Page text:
Symptoms of BD may look different depending on whether an individual is in a depressed or manic state, and some people may even experience depressive and manic symptoms concurrently. For instance, an individual may feel jittery and talkative but also have feelings of emptiness and despair.

6. Myth: Treatment for bipolar disorder is rarely effective

Treatment for bipolar disorder is highly effective, whether it is medicinal support, therapy, or a combination of the two. This myth usually stems from the fact that BD is considered a lifelong condition that requires an ongoing therapeutic strategy to manage. While some level of treatment may be needed for long-term symptom management, the treatment can make a considerable difference in the individual’s quality of life.

7. Myth: Bipolar disorder only affects adults

Bipolar disorder is more common in adults, but adolescents and even children can be affected by the condition. BD can be harder to diagnose in children and may even be grossly underdiagnosed due to that fact. Children frequently have more erratic moods and behaviors related to a lack of impulse and emotional control. However, bipolar disorder in children features more severe ups and downs than what would be considered normal.

8. Myth: Bipolar disorder is simple to diagnose

Bipolar disorder is a complex mental health condition that is often thought to be one of the hardest to diagnose. The variation of symptoms and types makes it nearly impossible to use a straightforward, once-and-done assessment to make an accurate diagnosis. This is why it is vital to seek the advice of a qualified mental health professional if you suspect symptoms of BD.

Diagnosing BD can involve:

  • A thorough analysis of the individual’s prior mental health conditions and symptoms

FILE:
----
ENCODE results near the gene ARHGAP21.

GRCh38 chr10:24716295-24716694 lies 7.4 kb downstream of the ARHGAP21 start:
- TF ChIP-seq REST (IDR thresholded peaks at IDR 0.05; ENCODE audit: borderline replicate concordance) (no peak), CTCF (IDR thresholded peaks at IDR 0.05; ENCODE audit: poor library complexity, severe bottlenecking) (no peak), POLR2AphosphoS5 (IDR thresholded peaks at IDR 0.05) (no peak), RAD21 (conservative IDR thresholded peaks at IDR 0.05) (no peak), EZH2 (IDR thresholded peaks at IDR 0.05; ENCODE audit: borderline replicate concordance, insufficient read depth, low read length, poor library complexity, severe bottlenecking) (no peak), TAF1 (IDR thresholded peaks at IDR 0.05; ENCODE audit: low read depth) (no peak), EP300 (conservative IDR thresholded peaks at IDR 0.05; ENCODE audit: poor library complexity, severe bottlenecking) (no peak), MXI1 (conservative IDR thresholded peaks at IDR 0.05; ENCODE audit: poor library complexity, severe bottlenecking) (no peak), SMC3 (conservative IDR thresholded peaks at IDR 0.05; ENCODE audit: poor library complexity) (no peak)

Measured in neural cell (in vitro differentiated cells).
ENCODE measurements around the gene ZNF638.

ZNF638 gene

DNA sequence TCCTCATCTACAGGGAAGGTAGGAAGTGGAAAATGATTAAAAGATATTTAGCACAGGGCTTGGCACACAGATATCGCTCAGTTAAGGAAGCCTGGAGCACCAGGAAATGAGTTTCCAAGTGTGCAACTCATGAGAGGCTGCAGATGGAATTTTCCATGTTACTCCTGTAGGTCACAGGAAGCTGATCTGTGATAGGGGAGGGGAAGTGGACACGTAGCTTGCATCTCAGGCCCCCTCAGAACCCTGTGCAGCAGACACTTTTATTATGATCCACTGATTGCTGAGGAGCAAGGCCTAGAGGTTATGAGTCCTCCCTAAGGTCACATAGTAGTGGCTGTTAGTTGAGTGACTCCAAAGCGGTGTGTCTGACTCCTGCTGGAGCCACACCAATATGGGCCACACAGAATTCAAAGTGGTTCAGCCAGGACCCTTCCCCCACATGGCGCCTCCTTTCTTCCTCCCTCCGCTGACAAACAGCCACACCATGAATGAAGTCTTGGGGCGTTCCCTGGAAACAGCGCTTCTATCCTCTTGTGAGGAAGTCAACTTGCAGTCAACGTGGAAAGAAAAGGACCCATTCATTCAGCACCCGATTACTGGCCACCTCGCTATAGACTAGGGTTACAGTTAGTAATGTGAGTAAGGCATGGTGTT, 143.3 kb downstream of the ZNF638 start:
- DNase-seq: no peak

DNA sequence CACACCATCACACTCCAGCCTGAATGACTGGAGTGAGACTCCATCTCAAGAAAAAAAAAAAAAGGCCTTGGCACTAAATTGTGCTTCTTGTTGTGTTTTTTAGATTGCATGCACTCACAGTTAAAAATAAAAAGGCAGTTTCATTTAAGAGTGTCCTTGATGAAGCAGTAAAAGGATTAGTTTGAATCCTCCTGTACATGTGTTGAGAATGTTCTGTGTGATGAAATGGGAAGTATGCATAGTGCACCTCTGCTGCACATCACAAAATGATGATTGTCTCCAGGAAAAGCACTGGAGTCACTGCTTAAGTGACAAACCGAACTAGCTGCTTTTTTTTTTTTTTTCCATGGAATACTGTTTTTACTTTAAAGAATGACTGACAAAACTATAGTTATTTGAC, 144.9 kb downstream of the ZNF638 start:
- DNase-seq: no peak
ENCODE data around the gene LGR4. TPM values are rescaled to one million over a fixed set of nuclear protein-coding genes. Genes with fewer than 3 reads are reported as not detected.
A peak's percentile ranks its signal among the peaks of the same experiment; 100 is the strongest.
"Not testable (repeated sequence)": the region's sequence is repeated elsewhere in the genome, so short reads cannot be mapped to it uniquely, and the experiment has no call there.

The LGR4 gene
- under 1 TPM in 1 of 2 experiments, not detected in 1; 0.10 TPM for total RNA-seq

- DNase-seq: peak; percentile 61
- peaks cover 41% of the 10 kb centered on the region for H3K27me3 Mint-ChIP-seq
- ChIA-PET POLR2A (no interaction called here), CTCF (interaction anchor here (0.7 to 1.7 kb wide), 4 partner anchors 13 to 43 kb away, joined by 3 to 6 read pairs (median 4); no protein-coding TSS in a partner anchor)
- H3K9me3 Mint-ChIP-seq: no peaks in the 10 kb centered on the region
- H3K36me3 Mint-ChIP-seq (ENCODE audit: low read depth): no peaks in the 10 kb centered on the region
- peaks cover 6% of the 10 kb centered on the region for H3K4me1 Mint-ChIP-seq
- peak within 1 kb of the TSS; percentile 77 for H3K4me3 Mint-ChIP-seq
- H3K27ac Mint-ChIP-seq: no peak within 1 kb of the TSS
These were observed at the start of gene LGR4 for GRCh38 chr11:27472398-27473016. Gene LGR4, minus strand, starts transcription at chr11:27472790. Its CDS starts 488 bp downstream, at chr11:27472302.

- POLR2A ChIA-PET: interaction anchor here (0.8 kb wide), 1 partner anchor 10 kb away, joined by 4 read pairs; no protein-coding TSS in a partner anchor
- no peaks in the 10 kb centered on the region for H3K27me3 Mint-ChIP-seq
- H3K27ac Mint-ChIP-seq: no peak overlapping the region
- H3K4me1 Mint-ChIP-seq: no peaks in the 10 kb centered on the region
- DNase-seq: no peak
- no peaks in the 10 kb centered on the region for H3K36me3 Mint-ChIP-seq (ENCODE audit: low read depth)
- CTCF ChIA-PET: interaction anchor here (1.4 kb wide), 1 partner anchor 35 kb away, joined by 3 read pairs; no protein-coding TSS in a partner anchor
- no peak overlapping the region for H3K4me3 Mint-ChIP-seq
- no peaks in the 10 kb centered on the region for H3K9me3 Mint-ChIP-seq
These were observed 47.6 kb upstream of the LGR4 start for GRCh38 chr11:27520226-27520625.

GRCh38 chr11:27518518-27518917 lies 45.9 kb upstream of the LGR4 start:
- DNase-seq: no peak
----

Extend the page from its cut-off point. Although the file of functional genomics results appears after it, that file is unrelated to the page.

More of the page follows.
• An in-depth evaluation of proposed manic or depressed episodes and their frequency
  • A broad-spectrum therapeutic consultation to determine the larger picture of an individual’s emotional health

9. Myth: Bipolar mood swings are always sudden and apparent

Mood swings associated with BD are not always drastic or intense. In fact, the shift can be a subtle transition that may not appear out of the ordinary at all. For instance, an individual may gradually settle into a low-energy, more depressive episode after experiencing an episode of mania. Without knowledge of BD, the shift can simply look like a normal mood transition. Oftentimes, people who experience these less drastic shifts have uncharacteristic BD that may not be classified as BD I or II.

10. Myth: All people with bipolar disorder have to be on medication

Medications for stabilizing mood are common with bipolar disorder. These medications may include antidepressants or antimanic prescription drugs. For some patients, medications can be effective. However, they are best used as part of a well-rounded treatment plan that also includes psychotherapy.

It is not at all uncommon for people with BD to decide they prefer to manage their condition without medicinal support but with therapy. This can be highly successful for many patients even without medication. During therapy for BD, people learn various things about their condition and how to cope, such as:

  • How to identify triggers that lead to BD episodes
  • How to develop coping strategies to combat certain BD symptoms
  • How to adjust their lifestyles to deter symptoms of BD

Information learned in therapy can provide lifelong support for the individual that can be practically applied in the long term. These therapeutic strategies can make a major difference in symptoms moving forward. Medication alone cannot do the same.

Finding the Best Treatment for Bipolar Disorder

Bipolar disorder can be a complicated mental health diagnosis to navigate, but the right treatment can truly make a difference. Vanguard Behavioral Health provides both inpatient and outpatient bipolar disorder treatment options in Albuquerque, NM, and Tucson, AZ. If you would like to know more about treatment, reach out to discuss our options.